A Winning Formula for Cutting a Toddler's Hair

I think we’ve finally found a winning formula for cutting Gavin’s hair. Uncle Madan (sorry – I don’t know how to spell his name) seems to have the winning touch.


Check out that compliance…


No fussing – not even a whimper.


The end result – which is a lot better than the last cut (as I’m sure my SIL will agree).


In all honesty, I think Gavin’s recent compliance for hair cutting has a lot more to do than the person cutting his hair.  This has been the third hair cut where he hasn’t screamed and howled his entire way through the process and I think there are a number of factors that need to be taken into consideration.

  1. The fact that he is now older and can be reasoned with.  I really do think the real turning point came when I talked to him about what we were going to do and how it would feel using just my hands and not the scissors or the clippers.  After that incident, he never cried again.
  2. The fact that the last two hair cuts were relatively pleasant experiences.  I honestly think that every time he howled and cried through a hair cut, part of the trauma was probably more due to the fact that we forced him into it rather than the hair cut itself.  Then each time he found out he was going to get his hair cut again, the howling and screaming returned because he remembered how miserable he was on the previous occasion.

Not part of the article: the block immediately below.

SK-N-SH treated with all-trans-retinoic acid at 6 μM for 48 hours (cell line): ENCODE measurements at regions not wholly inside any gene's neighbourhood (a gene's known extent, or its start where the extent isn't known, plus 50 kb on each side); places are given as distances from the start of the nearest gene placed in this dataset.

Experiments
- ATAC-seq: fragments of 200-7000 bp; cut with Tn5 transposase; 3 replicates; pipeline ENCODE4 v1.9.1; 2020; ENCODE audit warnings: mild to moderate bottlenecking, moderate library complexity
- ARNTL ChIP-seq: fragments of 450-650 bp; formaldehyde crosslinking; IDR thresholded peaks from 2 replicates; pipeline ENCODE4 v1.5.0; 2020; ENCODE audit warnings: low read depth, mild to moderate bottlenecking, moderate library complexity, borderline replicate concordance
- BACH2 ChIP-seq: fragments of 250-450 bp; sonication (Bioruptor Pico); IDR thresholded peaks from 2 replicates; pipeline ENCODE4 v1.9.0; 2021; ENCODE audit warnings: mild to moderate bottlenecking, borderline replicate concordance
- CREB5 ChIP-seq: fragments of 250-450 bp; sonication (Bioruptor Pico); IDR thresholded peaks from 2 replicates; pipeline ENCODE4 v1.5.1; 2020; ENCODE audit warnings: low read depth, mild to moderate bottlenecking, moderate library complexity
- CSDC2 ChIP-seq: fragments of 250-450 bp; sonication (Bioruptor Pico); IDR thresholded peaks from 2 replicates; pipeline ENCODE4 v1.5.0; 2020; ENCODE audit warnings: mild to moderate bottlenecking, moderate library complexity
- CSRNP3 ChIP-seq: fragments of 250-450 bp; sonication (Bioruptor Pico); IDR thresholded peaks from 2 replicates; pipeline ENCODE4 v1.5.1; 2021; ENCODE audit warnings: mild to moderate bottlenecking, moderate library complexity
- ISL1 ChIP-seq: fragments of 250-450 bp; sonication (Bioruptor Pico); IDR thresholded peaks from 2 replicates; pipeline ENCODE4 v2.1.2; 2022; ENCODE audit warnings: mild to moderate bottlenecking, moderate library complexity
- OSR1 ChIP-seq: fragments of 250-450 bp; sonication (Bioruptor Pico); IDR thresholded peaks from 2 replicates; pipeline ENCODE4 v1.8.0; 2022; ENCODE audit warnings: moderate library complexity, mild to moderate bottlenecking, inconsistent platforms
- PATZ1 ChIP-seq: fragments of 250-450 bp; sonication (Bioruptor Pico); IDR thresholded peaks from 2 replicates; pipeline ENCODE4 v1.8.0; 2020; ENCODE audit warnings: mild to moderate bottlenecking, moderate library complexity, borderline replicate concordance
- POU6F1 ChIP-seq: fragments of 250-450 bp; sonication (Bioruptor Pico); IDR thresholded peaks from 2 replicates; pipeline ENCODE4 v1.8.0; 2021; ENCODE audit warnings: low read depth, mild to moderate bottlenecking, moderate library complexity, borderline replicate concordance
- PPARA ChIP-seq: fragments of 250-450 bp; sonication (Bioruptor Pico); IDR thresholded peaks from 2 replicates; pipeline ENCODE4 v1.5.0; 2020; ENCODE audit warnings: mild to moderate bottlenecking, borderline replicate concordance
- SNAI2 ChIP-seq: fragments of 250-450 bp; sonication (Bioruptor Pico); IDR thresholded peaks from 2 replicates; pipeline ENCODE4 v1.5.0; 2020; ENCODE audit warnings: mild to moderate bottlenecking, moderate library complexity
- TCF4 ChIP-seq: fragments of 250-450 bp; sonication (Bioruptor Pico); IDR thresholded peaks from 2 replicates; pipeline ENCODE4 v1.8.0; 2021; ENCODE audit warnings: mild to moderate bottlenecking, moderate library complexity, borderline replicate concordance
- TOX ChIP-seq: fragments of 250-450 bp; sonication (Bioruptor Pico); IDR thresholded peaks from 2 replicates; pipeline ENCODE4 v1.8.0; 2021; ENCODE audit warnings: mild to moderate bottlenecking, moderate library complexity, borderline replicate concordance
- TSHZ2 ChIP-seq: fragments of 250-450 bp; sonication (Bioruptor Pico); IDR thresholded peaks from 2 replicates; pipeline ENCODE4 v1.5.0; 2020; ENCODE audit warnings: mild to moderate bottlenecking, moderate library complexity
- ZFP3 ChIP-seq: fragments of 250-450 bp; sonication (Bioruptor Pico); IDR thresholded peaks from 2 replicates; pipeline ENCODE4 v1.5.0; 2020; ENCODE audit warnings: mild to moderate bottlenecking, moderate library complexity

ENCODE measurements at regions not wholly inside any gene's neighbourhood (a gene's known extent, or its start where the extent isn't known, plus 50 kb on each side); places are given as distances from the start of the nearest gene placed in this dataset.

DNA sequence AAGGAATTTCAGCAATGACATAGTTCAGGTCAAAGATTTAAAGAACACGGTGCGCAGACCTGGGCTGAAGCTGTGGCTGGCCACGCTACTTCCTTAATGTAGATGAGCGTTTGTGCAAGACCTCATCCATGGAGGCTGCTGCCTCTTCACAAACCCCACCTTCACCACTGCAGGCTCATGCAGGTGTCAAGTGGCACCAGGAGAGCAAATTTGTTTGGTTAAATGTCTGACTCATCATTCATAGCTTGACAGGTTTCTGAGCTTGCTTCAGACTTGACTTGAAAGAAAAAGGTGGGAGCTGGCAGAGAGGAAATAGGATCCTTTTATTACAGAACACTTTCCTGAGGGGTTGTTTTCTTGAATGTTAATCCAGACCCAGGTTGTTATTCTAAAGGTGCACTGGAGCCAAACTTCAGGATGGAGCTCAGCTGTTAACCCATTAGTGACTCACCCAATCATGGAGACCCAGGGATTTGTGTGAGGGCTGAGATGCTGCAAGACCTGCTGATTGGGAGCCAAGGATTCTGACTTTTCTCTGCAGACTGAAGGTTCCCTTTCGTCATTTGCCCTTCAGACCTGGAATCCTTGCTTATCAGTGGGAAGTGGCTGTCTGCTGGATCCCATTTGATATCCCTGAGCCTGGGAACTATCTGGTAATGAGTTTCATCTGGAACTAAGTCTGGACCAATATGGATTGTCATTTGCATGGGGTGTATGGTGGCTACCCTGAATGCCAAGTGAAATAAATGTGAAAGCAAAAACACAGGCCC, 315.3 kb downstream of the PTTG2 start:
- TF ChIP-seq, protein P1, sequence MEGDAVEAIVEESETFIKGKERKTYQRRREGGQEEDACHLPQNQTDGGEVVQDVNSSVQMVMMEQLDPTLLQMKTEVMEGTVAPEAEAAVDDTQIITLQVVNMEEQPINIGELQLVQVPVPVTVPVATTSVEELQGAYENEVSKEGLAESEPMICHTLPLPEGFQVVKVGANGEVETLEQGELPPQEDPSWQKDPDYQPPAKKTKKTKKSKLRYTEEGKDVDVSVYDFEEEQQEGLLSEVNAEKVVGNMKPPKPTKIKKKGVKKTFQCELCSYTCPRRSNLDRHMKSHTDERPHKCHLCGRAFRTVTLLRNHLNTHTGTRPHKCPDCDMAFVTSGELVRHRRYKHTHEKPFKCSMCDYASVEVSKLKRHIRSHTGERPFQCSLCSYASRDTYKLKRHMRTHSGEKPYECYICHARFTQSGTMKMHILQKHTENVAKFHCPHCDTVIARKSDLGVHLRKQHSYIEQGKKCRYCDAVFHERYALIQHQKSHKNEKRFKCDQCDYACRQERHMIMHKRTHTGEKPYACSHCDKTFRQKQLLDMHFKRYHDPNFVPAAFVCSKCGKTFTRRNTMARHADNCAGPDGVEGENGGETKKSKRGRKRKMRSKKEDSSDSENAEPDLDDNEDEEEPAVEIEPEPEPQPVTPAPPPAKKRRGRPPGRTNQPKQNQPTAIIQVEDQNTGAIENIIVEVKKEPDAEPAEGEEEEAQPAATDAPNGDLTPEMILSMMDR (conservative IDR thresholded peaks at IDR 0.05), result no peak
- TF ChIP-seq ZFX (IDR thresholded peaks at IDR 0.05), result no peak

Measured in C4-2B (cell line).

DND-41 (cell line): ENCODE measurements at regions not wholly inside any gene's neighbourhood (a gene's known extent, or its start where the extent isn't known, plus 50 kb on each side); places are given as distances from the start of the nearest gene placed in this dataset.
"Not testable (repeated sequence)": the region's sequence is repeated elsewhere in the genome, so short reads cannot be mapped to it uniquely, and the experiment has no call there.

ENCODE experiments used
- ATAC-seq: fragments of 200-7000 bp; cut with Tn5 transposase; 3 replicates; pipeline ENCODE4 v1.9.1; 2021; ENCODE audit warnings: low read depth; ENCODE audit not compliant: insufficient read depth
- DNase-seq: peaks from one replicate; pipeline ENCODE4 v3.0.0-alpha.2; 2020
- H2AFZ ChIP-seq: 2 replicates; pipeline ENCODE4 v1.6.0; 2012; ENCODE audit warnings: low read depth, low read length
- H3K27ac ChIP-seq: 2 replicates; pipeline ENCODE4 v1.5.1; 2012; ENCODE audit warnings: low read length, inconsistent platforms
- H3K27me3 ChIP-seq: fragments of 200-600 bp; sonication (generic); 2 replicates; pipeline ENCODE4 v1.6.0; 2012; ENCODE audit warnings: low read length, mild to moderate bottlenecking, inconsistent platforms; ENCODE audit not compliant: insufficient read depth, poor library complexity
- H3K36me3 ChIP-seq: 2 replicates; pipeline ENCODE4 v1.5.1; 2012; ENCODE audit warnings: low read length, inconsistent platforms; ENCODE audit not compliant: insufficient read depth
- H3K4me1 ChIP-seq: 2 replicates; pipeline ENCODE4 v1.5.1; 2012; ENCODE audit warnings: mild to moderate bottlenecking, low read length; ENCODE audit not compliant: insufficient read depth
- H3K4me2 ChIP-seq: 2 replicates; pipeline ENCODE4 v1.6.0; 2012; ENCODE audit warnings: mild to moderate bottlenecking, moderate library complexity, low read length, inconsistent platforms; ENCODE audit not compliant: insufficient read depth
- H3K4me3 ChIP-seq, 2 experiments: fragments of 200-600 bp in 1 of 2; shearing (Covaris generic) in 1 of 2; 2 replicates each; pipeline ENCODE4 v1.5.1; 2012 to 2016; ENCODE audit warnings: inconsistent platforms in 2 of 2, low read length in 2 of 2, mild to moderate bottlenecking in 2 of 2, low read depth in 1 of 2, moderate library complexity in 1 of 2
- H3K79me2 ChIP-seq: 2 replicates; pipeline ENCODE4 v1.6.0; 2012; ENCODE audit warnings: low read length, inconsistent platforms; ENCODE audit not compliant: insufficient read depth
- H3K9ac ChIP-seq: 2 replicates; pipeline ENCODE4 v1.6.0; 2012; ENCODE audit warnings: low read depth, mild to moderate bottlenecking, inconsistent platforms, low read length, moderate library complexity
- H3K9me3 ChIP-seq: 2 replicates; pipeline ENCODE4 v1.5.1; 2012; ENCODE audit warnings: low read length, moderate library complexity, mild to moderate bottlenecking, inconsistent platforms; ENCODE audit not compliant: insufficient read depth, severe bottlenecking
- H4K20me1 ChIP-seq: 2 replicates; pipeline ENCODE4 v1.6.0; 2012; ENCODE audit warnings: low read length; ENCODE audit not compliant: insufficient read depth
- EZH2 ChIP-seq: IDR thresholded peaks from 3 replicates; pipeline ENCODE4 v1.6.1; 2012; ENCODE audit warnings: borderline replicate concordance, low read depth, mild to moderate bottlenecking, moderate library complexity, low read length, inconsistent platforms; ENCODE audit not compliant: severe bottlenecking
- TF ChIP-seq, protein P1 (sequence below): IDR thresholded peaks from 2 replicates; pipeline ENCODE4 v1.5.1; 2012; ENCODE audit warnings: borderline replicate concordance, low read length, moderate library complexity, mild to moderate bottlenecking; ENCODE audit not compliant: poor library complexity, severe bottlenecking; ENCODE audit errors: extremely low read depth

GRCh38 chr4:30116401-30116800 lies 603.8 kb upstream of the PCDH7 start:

3. I’m sure it also helps that he has different faces involved with the procedure (Uncle Madan cutting his hair – whom Gavin has never yet had a bad experience with, and Granny Leong holding him).
  4. And a new environment for the procedure – Daddy’s work place.

Even with this experience under out belts, I do wonder with a second baby on the way whether the screaming and crying will be unavoidable with baby number two or if that is just an inevitable part we’ll have to endure until baby number two is old enough to be reasoned with?

Published by Shen-Li

SHEN-LI LEE is the author of “Brainchild: Secrets to Unlocking Your Child’s Potential”. She is also the founder of Figur8.net (a website on parenting, education, child development) and RightBrainChild.com (a website on Right Brain Education, cognitive development, and maximising potentials). In her spare time, she blogs on Forty, Fit & Fed, and Back to Basics.

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